Pearson v. HansenAnnotate this Case
R. G. PEARSON, Respondent, v. HELEN HANSEN, Appellant.
Manwell & Manwell for Appellant.
Rich, Weis, Carlin & Fuidge for Respondent.
This action was brought to quiet title to a tract of land described in the complaint and located in Yuba County. The land had been part of a larger tract owned formerly by the common predecessor in interest of plaintiff and defendant, and came to the parties hereto by devise and purchase. Before making his will the devisor had lived for a long time on the whole property, devoting the land, excluding that used as his home, to fruit raising and general farming.
By his will he devised to defendant his "home and place of residence ..., including the surrounding lands described as follows:
"Beginning at the intersection of the south line of Ella Lane with the west line of the Earl Fruit Company Road; running thence south and along the said westerly line of the Earl Fruit Company Road three hundred (300) feet; thence at a right angle westerly to a point on a line running in a north and south direction and at right angles to the aforementioned Ella Lane, and being distant three (3) feet west from the westerly side of the small pump and tank house which provides the domestic water supply for the home premises herewith devised; thence at a right angle northerly and along said last mentioned line to the southerly line of said Ella Lane; thence east and along said southerly line of Ella Lane to the point of beginning."
The balance of his holdings the testator devised to a number of residuary legatees, one of whom was plaintiff; and before this action was begun plaintiff had acquired the interest of the other residuary devisees by purchase. The will was executed December 10, 1941. Two codicils were later executed, the last under date of November 25, 1946, but no change was made in the real property devises nor in the descriptions first used.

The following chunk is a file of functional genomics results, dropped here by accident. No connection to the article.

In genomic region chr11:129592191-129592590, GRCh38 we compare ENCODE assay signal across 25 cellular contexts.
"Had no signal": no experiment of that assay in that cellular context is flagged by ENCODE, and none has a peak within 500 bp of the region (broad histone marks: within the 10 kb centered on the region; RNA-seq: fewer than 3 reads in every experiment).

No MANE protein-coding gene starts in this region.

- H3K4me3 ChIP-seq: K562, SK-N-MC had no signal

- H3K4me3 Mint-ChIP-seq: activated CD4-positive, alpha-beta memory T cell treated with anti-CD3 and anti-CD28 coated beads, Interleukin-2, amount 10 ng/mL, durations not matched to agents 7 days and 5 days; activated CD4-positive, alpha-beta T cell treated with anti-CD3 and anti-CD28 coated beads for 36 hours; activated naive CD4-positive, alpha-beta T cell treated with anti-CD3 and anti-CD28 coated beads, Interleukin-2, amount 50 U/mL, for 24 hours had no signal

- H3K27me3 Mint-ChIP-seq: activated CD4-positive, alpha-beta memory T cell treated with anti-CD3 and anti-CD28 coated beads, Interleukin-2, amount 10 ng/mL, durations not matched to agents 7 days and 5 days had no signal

After the testator's death his will was probated and distribution was made of the real property, the parcel devised to defendant being distributed by the description used in the will. A dispute arose between plaintiff and defendant concerning the location on the ground of the calls of defendant's devise. Plaintiff employed a licensed surveyor who located the lines according to the description appearing in the complaint, and plaintiff brought this action claiming to own all [96 Cal. App. 2d 396] of the land except that portion which this description allocates to the defendant. The decree of the trial court quieted plaintiff's title according to this same description, and defendant appeals.